Post-McAllister, Legacy changes complaint rules

Jeffrey McAllister faced more than a dozen charges, will spend 15 years in prison

Legacy Emanuel
The Legacy Emanuel Medical Center Adult Emergency room in north Portland. (KOIN 6 News)

PORTLAND, Ore. (KOIN 6) — In the wake of the Jeffrey McAllister case, Legacy Health said they instituted changes to the way they will respond and investigate claims of sexual abuse.

McAllister was sentenced Wednesday to 15 years in prison for abusing 10 women at the hospital. He worked at Legacy Emanuel Medical Center as an emergency room technician from 2005-2008 and as a registered nurse from 2008-2013.

In a statement to KOIN 6 News, Legacy’s Brian Terret outlined what the organization did, system-wide, since McAllister was arrested in July 2013.

Terret said “there is no established, widely recognized protocol for exactly how hospitals and health systems should investigate and handle claims of sexual abuse.”

But he also said there are four areas Legacy will focus on to enhance their process.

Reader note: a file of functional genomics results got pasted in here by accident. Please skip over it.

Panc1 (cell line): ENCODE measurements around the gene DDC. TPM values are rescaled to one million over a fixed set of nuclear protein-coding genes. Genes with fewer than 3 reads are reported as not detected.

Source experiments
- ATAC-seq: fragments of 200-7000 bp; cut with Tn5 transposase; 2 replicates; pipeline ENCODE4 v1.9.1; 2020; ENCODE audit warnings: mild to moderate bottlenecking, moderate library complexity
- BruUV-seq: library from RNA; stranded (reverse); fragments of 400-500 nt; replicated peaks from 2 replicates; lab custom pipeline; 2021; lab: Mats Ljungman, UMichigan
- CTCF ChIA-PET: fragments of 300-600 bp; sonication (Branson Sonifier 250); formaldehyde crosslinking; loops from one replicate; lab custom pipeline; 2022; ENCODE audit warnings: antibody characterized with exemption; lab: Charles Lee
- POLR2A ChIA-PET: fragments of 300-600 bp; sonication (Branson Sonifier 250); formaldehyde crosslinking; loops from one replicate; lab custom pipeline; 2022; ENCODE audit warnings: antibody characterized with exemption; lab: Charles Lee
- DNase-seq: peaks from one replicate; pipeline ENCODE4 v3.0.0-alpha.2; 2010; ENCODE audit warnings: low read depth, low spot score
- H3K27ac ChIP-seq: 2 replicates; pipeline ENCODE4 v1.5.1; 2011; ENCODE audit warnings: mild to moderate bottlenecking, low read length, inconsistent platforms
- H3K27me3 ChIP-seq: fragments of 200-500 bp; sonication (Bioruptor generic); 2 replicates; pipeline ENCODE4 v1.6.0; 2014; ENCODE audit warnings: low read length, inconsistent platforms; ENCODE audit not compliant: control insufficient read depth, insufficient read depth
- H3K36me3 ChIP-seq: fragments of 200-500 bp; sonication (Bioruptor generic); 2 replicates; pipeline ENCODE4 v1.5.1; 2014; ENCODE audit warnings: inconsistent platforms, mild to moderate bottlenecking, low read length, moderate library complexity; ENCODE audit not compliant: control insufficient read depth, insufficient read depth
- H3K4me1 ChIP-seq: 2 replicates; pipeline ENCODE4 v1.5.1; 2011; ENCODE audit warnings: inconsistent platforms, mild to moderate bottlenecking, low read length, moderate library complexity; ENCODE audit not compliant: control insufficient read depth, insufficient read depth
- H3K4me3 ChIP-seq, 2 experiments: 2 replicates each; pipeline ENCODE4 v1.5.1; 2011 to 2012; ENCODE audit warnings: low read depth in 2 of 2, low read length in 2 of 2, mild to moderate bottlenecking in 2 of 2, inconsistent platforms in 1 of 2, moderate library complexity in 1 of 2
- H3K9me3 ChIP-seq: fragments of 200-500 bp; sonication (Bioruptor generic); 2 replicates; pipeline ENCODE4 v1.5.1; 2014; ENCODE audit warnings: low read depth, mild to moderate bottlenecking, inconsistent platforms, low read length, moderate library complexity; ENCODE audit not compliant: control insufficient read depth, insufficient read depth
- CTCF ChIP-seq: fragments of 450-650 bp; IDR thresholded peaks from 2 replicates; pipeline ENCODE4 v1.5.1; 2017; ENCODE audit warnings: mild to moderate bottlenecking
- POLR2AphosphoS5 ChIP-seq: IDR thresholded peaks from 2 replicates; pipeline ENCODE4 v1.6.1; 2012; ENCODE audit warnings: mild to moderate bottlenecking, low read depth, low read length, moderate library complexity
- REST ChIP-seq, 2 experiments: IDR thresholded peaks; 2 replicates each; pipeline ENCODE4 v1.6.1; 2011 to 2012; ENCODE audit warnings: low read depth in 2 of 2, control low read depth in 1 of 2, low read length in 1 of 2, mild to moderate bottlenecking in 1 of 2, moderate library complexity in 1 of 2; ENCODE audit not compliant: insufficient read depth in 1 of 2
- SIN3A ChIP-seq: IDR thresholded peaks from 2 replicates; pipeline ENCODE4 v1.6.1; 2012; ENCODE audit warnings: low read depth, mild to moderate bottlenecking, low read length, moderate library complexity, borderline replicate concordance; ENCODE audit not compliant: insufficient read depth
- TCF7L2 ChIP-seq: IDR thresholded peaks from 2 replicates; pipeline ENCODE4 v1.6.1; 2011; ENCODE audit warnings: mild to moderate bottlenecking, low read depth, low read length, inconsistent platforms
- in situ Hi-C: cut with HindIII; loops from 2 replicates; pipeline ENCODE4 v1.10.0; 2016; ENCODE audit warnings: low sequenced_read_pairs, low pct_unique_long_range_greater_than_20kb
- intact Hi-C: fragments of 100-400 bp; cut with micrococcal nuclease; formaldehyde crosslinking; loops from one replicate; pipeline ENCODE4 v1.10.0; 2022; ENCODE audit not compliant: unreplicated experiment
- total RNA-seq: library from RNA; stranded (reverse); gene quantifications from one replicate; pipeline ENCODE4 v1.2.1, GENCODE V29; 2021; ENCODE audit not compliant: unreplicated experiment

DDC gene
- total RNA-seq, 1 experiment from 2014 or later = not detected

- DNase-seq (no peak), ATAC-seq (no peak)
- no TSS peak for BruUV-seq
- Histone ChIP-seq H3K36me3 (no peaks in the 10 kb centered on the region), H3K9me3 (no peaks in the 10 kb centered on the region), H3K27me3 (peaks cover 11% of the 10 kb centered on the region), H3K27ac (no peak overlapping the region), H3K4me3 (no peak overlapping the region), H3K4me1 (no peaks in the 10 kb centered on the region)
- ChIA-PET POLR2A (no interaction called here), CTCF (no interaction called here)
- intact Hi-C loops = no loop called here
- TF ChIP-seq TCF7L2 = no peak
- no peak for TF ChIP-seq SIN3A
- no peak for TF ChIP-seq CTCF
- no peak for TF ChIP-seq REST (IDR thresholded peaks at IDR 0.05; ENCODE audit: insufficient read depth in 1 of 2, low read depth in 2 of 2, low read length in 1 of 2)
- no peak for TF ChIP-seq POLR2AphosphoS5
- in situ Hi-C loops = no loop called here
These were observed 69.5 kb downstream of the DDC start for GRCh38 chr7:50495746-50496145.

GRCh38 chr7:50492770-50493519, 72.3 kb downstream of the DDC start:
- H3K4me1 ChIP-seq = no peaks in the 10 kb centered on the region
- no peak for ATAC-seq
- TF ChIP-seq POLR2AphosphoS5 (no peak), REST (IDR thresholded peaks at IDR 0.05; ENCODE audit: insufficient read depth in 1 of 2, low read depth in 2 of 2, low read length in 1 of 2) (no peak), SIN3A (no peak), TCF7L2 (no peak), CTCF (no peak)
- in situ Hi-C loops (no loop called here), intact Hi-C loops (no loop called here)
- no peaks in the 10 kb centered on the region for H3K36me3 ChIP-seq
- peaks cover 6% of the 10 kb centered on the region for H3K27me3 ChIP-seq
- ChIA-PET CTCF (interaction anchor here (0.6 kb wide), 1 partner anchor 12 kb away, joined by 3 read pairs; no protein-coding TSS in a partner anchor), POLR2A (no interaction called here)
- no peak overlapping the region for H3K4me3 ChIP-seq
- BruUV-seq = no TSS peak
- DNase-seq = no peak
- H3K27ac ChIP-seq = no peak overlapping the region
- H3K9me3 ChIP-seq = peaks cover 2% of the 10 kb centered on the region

“Immediately respond to claims of inappropriate behavior; 2) Focused training for employees and physicians; 3) Information sharing and centralized record-keeping; 4) Better coordination and team continuity in the investigatory process.”

He said they also put into place “immediate and automatic administrative leave for any complaint of inappropriate behavior” that was not related to care.

The 10,000 employees will have training in how to record and respond to complaints of this type, brought in training for internal investigators to handle these complaints, and will require every investigator to be involved in every interview.

Terret said Legacy also developed more stringent protocols for documentation and a single spot for all complaints to go, “including unfounded complaints.”

With the criminal proceedings against McAllister over, focus now shifts to a multi-million dollar lawsuit at least five victims filed against the hospital.

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